Longtime Miami-Dade State Attorney Katherine Fernández Rundle claimed victory Tuesday over her Democratic primary opponent, effectively clinching her sixth elected term because no balloted candidates oppose her in November.
“It’s about your record. It’s about your performance, the things you do every day working with victims in this community,” she told cheering employees Tuesday at 9:30 p.m. during a spirited gathering of supporters at Miami’s Renaissance Restaurant. “I thank you from the bottom of my heart.”
With the majority of the precincts reporting late Tuesday, more than 60 percent of voters chose her over Miami defense attorney Rod Vereen.
Tuesday’s election capped a short but intrigue-filled campaign that featured a host of storylines: two surprise write-in candidates, a federal legal challenge against a decision to exclude 700,000-plus voters from participating and vitriolic attacks by the incumbent’s critics.
Under a 1998 constitutional amendment, all of Miami-Dade’s 1.3 million registered voters could have cast ballots for Fernández Rundle or Vereen because no Republican or independent filed to appear on the ballot.
But lawyers Michele Samaroo and T. Omar Malone filed to run as write-in candidates, which under a controversial secretary of state advisory opinion was enough to close the election to just 525,890 Democratic voters.
Fernández Rundle accused Vereen’s camp of running the candidates to deprive her of support from independents and Republicans, many of whom are Hispanics. Vereen denied that, saying he would run against Malone and Samaroo in November.
Neither write-in candidate appears on the ballot, and neither campaigned, received donations or returned phone calls or e-mails from The Miami Herald. No write-in has ever come close to winning an election in Miami-Dade.
Two prominent voters — one Republican, another independent — in June filed a federal lawsuit seeking to open the election to all voters. A South Florida federal judge, after asking that state officials be included in the lawsuit, dismissed the request and said he wasn’t prepared to deem Samaroo and Malone sham candidates.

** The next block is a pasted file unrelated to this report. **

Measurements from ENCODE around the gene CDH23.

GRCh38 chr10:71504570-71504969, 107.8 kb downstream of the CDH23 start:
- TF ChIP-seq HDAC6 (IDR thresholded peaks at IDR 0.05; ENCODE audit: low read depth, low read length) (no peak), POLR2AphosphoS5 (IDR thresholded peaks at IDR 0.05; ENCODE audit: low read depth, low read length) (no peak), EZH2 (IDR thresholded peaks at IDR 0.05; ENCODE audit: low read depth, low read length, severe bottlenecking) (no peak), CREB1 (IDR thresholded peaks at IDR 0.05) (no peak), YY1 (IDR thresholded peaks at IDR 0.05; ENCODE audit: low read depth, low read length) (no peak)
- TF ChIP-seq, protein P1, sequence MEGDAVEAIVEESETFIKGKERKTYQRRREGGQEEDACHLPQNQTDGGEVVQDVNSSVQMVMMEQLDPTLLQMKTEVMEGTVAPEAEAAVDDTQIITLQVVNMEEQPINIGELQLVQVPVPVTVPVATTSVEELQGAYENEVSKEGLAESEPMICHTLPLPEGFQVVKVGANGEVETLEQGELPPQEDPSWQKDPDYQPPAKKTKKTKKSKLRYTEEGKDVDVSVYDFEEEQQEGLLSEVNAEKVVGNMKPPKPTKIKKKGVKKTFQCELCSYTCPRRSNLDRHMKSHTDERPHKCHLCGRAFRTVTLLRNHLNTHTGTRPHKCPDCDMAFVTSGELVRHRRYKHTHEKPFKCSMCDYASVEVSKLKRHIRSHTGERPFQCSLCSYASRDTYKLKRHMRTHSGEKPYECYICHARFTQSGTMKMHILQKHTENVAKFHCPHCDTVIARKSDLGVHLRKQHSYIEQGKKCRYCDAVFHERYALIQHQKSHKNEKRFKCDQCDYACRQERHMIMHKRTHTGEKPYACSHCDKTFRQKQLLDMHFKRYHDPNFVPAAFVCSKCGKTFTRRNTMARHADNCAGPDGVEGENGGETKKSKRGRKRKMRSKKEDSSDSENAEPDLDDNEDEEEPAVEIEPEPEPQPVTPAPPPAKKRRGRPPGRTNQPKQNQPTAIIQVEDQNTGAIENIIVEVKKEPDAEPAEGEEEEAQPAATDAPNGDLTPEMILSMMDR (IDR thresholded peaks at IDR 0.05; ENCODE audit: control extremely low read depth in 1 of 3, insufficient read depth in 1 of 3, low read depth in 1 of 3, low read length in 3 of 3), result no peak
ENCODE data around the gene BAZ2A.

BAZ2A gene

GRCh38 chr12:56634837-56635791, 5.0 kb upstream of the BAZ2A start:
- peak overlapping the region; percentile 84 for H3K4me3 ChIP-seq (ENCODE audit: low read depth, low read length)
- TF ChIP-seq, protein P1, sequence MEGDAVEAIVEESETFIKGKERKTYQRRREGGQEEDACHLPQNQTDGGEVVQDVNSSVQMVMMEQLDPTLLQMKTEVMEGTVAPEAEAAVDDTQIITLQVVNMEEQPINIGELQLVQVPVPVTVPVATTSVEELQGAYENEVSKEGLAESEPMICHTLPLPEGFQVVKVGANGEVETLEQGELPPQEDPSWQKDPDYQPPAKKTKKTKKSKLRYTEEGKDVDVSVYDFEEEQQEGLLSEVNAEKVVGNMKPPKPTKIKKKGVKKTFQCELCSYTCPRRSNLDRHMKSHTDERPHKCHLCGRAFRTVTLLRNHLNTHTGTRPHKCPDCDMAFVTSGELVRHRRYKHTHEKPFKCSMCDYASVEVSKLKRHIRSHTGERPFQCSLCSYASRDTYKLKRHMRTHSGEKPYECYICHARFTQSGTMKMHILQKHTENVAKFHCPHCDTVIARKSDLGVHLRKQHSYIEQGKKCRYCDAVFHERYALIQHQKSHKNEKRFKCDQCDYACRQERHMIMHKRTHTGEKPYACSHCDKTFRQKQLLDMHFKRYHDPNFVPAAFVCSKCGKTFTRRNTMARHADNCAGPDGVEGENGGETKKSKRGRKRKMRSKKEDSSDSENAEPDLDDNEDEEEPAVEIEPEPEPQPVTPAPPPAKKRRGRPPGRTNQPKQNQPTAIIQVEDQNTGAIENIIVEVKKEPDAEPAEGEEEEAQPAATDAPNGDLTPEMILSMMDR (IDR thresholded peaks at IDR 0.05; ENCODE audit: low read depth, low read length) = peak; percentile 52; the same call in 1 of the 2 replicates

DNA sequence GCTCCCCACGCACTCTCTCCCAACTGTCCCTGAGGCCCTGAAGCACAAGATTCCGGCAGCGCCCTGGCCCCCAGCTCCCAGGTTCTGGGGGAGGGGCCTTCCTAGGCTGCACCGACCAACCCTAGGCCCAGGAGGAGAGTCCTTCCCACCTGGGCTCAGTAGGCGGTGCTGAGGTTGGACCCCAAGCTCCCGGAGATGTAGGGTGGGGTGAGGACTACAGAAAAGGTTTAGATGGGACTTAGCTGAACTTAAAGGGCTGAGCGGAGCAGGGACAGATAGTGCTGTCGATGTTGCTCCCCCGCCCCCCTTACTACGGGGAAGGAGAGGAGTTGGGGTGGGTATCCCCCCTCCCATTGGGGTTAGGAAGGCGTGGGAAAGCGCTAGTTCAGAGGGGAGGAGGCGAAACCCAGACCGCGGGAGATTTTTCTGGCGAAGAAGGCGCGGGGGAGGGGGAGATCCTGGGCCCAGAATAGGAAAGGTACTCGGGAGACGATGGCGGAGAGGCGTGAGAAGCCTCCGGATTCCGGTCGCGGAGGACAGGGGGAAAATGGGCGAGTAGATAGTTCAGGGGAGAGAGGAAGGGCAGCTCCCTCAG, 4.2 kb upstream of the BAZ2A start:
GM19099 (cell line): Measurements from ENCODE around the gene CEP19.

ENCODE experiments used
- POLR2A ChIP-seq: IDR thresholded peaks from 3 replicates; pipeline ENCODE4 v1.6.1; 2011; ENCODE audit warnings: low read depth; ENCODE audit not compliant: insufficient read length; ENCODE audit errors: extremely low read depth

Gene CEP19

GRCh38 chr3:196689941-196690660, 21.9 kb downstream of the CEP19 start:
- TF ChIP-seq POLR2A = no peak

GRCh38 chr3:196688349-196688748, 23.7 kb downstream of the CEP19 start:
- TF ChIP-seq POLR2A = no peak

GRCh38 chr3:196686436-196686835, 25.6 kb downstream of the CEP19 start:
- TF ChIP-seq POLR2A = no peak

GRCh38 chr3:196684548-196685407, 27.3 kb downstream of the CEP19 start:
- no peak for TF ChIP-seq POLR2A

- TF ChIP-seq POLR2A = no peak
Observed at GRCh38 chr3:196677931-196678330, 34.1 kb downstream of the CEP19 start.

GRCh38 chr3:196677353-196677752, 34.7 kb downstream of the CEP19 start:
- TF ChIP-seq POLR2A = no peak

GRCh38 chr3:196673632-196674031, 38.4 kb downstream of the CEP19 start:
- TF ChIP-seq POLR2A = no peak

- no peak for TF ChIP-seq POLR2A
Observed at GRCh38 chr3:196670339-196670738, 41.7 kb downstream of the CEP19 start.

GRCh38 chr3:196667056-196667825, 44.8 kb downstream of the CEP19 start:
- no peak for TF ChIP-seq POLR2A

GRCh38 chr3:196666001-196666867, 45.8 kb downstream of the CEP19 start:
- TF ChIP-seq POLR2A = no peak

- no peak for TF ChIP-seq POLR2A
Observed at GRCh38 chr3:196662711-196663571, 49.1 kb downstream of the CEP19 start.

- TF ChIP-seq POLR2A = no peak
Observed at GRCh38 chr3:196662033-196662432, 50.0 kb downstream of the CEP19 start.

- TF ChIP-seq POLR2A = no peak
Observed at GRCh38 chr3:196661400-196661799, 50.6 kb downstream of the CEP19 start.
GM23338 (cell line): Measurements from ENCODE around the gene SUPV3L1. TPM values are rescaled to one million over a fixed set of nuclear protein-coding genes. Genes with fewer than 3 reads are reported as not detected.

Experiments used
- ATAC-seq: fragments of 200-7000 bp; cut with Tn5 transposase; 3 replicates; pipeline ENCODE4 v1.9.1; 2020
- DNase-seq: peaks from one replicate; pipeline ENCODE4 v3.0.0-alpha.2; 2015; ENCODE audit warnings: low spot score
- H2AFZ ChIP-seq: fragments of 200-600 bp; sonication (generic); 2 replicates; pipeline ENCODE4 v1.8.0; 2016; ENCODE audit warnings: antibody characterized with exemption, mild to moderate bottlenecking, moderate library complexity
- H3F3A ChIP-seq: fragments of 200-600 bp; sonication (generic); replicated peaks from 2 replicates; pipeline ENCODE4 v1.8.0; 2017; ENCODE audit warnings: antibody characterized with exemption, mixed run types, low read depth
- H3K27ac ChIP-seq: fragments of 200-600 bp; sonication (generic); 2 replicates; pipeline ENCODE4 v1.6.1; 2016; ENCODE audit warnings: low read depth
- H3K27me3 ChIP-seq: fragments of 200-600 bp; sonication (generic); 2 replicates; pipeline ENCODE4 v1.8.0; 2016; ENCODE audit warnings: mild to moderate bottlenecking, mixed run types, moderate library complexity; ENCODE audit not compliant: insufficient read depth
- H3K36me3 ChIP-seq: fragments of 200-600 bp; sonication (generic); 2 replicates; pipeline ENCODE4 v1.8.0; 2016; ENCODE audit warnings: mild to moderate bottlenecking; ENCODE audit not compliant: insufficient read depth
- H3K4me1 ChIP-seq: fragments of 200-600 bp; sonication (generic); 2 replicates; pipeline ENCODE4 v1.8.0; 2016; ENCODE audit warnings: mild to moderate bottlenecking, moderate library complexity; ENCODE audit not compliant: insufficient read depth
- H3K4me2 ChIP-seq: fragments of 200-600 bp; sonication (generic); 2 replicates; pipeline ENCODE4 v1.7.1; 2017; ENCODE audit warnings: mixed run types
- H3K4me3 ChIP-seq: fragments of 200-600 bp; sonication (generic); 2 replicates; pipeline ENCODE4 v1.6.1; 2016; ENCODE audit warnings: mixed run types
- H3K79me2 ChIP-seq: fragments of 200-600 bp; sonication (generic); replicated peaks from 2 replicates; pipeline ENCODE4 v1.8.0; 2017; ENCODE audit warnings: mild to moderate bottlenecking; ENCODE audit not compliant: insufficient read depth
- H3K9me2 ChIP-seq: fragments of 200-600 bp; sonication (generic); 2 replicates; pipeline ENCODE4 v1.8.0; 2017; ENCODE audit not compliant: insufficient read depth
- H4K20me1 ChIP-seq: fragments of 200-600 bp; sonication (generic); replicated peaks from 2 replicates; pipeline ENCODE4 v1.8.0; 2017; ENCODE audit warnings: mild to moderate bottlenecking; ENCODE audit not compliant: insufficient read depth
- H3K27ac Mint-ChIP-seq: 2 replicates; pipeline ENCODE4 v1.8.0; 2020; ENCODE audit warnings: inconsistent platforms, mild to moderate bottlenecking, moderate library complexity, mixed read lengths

First appointed in 1993, this was Fernández Rundle’s fourth contested election, and her first Democratic primary since easily beating retired judge Murray Kleinberg in 1994.
In 2000 and 2004, she defeated defense attorney Al Milian, who ran with the support of her longtime nemesis, the Miami-Dade Police Benevolent Association.
The police union this year again supported her opponent, Vereen, and the campaign attacks against her again took on the same nasty tone of races past.
The PBA funded a political committee that sent out a series of hysterical mailers that attacked everything from Fernández Rundle’s personal wealth to streets that bear her name and proclaiming that “if Al Capone were alive today, he too could be a Fernández Rundle’s campaign contributor!”
Fernández Rundle had a clear financial advantage, raising $533,005 in campaign contributions, compared to Vereen’s $72,716.
But Vereen, who would have been the state’s first black state attorney, was hoping to win by capturing most of the African American Democratic vote, which in Miami-Dade totals 195,650 of a registered 525,890 party members.
Fernández Rundle has traditionally drawn strong support from black voters. Her challenger saw her as vulnerable with black voters after her office’s failed prosecution of Miami Commissioner Michelle Spence-Jones, who represents the city’s predominately black neighborhoods.
Certainly, her decisions on prosecutions riled some black voters.
Social worker Muriel Stanford, 57, of Model City, voted for Vereen because she was bothered that Fernández Rundle’s office charged Spence-Jones and not Cuban-American Congressman David Rivera, who faced allegations of financial misconduct.
“I’m not saying I think Spence-Jones is innocent,” Stanford said. “But if you can find a way to prosecute her, why can’t you find a way to prosecute Rivera?” She added of Vereen: “I’m hoping he’ll go in and have a balanced approach.”
But others who voted at the Carrie P. Meek Art Center were vocal about their support for Fernández Rundle.
Ivory Mitchell, 52, an unemployed carpenter, said he saw the two debate on WFOR-CBS4 and thought Fernández Rundle deserved to stay.
“That guy, the way he talked he sounded a little too lenient,” Mitchell said of Vereen. “I like Rundle. She’s been around.”
Sandra Ingraham, 50, said she voted for Fernández Rundle because of her longtime advocacy of child support enforcement. “She’s really helpful in supporting children. I think she’s done a good job.”